I know, you teach in the second to last class of the cohort and the students all know one another so introductions are a moot point. Maybe for the students and each other but not for you. Merely asking the students to tell a little about themselves extends an olive branch or sets a precedence that as the instructor you are interested in each one of them. In addition to that, you never know what information you may glean from what a person tells you that becomes useful later in class. Recently I had a student struggle with a term, he just wasn't making a connection with it when it came to applying it to his analysis. Because I knew a little of his interests I was able to use one of his hobbies as an illustration of how the term is applied, and that's what clicked with him. It was foreign to him until it was placed within a context that he identified with. You just never know where an instructional strategy may originate.

Set the Standard
MLA citation. The previous instructor encouraged this student to continue using outside sources. The standard set by the previous instructor was carried over to my course where the student had adopted this as the norm, only to suffer an alarming awakening.

Thursday, June 16, 2011

Plagiarism and Prevention Methods

For some students writing is an arduous task that is quickly remedied with technological advantages available today. Recently Turnitin released internal numbers on which sites students are plagiarizing the most. As students feel more and more comfortable with technology the temptation to cut/copy and paste into a paper will be even more enticing than it already is. Turnitin reported sites such as Wikipedia and as resources students rely on for information. Why read through a journal, book, or periodical when you can query it, copy it, and be on your way? This tactic by students has raised concern across academia with student writing, critical thinking, and academic integrity. One result stemming from this practice is the rise in plagiarism. Protecting and promoting intellectual property is vital within academics so a person's originality remains protected. The pros and cons of the read-write-collaborate- web is the mantra of freeware promotes little restriction on the creation of ideas, which fits in many respects with the impetus for the Internet. As an instructor what measures can you take in order to help deter plagiarism? That's at the heart of this posting.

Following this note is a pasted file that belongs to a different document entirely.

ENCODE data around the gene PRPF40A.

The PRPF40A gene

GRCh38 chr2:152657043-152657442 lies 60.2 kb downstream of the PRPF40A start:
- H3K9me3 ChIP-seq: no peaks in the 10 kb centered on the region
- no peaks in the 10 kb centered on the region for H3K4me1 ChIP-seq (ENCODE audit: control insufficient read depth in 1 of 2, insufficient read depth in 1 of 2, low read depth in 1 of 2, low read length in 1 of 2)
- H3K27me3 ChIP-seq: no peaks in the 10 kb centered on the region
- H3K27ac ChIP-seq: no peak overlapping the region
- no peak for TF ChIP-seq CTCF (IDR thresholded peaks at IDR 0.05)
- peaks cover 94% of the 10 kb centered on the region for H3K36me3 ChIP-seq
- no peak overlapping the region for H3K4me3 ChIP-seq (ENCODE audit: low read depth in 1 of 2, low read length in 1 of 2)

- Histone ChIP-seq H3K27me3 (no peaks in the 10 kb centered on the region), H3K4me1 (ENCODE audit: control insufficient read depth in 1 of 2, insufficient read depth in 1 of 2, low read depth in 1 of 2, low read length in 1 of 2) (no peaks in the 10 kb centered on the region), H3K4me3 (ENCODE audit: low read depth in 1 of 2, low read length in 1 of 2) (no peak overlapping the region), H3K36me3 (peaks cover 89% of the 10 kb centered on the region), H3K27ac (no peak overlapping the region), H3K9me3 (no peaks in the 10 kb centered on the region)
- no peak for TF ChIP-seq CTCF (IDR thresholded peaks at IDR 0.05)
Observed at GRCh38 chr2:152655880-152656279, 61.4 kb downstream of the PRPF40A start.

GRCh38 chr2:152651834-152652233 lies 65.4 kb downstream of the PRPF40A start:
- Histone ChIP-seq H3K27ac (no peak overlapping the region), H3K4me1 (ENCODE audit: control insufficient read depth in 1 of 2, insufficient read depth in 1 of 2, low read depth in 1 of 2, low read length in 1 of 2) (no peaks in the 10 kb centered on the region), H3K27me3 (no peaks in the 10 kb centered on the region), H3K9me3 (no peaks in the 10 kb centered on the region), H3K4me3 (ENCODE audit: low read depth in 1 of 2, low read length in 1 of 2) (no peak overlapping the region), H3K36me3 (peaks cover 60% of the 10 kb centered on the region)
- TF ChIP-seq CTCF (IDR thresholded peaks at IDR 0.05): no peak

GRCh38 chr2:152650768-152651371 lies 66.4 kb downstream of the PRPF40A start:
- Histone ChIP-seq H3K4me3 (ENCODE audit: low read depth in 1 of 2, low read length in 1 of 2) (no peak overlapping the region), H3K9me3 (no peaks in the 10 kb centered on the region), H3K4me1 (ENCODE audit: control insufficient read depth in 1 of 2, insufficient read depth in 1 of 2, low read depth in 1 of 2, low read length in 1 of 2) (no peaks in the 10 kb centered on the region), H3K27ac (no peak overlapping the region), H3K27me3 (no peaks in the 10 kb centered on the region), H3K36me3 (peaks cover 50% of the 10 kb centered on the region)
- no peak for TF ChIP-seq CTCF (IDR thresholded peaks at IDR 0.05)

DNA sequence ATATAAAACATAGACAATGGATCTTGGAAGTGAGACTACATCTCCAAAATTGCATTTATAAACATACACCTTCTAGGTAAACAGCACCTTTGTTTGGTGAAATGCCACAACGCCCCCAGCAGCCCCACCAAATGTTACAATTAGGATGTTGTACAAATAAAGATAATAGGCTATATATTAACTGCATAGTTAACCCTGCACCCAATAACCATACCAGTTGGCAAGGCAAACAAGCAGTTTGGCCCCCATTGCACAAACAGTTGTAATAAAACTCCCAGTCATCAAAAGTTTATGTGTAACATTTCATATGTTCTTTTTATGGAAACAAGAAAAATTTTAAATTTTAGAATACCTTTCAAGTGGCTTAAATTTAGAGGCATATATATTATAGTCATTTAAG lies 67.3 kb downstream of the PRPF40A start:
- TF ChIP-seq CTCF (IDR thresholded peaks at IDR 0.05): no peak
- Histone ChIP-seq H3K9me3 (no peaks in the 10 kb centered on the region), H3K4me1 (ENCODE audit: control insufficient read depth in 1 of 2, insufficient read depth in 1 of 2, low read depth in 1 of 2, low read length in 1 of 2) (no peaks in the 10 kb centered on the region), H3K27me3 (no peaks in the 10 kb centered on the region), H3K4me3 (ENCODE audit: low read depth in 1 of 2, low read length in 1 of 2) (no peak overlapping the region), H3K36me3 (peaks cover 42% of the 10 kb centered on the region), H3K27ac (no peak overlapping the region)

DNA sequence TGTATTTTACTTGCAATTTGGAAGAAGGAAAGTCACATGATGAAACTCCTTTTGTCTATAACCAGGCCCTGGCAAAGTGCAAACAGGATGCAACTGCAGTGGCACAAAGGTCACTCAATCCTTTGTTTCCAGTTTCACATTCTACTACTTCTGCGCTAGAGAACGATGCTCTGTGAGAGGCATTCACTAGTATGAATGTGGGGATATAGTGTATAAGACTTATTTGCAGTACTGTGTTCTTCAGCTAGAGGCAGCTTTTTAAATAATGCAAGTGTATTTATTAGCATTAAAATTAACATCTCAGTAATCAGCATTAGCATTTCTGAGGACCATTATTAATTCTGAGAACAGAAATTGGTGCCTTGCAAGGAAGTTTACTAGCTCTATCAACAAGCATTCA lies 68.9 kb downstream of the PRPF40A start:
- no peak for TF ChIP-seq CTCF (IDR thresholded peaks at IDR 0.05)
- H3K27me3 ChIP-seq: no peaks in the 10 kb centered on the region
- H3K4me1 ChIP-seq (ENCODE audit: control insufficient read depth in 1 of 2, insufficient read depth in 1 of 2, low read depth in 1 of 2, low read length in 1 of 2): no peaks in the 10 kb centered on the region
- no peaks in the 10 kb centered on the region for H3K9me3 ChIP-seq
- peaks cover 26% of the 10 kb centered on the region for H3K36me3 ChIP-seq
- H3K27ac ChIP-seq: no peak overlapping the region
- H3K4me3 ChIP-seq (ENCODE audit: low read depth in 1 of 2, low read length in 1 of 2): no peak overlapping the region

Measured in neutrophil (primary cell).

1. Devise a means to determine where students are with their understanding of what plagiarism is. Some students do not recognize that copying from a website is an act of stealing, so start with defining plagiarism.
  2. Let students know from the onset that you will actively seek out plagiarism when grading written work. State this in your syllabus, mention it early on in class or post it in Moodle, and carry through with it. Hollow "threats" are easily sniffed out and shared between students. The best thing you can do it catch early on, educate the students (hopefully just one) on what their error was and how to correct it.
  3.  Reinforce sources available to them to help refresh/educate them on proper citation, its importance, and how to do it. Each one of our students gets this in their orientation course and are asked to purchase a handbook, as well as the university has designed a style guide. Combine these resources with what sites such as Noodletools and the Purdue OWL (Online Writing Lab) and there is plenty of information to supplement your instructions. I would encourage you, if you are using Moodle, to make these readily available in your class and refer to them in your feedback on written work.
  4. Get to know your students' writing early on. Have short papers, forums, or blogs that stipulate proper grammar, spelling, and punctuation in order to gain perspective on their writing ability and style. This can go a long way in detecting plagiarism.
  5. Stipulate in your assignment up-to-date research. One aspect of the paper mills that students can purchase papers from is their papers may be several years old, so asking students to include a source from within (set time frame here) compels them to do original research.